Licking and chewing in horses originates from a surge in saliva output as the body switches from the sympathetic to the parasympathetic nervous system.
Although there is little research on grief in horses, researchers have documented numerous instances of what looks like grief in a variety of other animals.
Lameness, which would appear to be the most obvious indicator of pain severity, is often not the most accurate assessment of the extent of injury.
Since we can’t ask our horses to fill in questionnaires or conduct interviews about their feelings, we don’t know if horses experience depression.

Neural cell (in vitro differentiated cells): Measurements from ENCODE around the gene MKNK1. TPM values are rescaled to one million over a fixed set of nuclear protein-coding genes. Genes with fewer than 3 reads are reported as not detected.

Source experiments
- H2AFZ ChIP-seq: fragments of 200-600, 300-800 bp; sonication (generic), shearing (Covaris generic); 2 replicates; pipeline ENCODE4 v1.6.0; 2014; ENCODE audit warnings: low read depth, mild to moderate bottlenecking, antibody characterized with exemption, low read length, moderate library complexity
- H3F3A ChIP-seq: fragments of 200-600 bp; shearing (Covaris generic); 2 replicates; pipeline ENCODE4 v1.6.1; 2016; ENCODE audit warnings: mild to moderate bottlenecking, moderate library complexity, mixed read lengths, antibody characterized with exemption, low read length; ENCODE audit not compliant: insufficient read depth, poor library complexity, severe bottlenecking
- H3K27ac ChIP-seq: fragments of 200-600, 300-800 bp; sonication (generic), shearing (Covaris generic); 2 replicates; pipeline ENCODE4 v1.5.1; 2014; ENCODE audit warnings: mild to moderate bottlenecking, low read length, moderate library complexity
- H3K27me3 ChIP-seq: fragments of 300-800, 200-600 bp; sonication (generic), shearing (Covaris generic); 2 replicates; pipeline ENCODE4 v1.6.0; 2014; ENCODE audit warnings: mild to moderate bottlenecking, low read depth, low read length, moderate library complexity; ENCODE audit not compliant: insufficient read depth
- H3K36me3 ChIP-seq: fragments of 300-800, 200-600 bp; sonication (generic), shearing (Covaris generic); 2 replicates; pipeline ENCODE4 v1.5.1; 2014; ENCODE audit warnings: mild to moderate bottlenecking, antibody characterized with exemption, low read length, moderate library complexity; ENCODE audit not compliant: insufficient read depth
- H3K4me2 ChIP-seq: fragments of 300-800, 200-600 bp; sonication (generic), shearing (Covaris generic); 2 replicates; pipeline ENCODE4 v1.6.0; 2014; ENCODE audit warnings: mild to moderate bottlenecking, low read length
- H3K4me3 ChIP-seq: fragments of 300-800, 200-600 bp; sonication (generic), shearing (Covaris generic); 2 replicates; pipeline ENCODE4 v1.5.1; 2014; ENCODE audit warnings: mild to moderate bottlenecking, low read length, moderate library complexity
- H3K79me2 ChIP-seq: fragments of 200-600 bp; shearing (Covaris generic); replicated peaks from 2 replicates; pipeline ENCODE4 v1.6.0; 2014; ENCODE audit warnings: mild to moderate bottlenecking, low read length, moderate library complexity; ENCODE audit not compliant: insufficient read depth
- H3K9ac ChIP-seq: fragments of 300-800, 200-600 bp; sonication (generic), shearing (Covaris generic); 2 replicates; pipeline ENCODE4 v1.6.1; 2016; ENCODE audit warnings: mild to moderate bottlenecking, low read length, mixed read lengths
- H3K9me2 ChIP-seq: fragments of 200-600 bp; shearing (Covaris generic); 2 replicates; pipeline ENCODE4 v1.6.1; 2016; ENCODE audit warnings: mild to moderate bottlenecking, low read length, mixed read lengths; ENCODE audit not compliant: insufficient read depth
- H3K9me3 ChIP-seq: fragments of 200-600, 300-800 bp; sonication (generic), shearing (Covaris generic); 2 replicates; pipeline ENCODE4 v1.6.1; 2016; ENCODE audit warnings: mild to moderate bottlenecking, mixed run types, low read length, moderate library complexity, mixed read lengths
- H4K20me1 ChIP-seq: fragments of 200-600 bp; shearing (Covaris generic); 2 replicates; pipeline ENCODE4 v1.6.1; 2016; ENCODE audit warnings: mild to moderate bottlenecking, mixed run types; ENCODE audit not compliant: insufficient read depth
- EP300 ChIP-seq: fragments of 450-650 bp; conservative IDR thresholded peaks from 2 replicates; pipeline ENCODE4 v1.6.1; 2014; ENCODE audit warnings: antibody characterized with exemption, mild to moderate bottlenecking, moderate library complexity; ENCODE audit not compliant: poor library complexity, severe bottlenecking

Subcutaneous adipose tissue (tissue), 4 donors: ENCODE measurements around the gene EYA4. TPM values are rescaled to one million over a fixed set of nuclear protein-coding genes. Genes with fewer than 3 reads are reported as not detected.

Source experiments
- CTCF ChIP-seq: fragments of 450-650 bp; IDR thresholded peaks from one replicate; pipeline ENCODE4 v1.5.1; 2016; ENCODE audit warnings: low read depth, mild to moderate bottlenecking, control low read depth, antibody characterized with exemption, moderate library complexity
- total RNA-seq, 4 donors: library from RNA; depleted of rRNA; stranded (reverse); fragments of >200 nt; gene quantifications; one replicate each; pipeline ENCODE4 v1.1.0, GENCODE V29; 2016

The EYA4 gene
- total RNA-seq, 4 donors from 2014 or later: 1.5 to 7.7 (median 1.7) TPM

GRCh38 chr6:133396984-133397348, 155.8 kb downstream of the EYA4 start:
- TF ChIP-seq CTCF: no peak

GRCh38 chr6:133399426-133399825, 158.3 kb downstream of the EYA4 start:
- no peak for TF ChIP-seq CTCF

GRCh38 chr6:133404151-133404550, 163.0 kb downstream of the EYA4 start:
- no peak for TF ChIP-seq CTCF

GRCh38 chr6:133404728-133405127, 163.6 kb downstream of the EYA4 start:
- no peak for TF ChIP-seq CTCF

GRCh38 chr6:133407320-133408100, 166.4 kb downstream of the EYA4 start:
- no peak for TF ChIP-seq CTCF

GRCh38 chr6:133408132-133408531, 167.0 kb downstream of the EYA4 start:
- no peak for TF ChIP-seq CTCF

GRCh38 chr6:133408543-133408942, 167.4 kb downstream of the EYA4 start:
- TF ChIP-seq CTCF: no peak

Cribbing is one of many stereotypies observed in numerous captive species, defined as ritualized, repetitive behaviour that appears to serve no purpose.
Horse industry professionals and amateurs admire equine courage, equine personality, and speak disparagingly of horses who are “gutless.”
In the final part of this series, equine psychologist Antonia Henderson looks at why we need to know our equine athletes better, discover what they need for their psychological well-being, and ensure that it happens.
Can you accurately identify equine psychological well being? In this first of a two-part series, equine psychologist Antonia Henderson explores why our own understanding of a horse's happiness is prone to error.
There are good reasons for trying to reduce equine stress levels. In this article, learn which products are available to do so.
Horses living in a natural social herd form intraspecific social hierarchies that serve to minimize aggression rather than exacerbate it.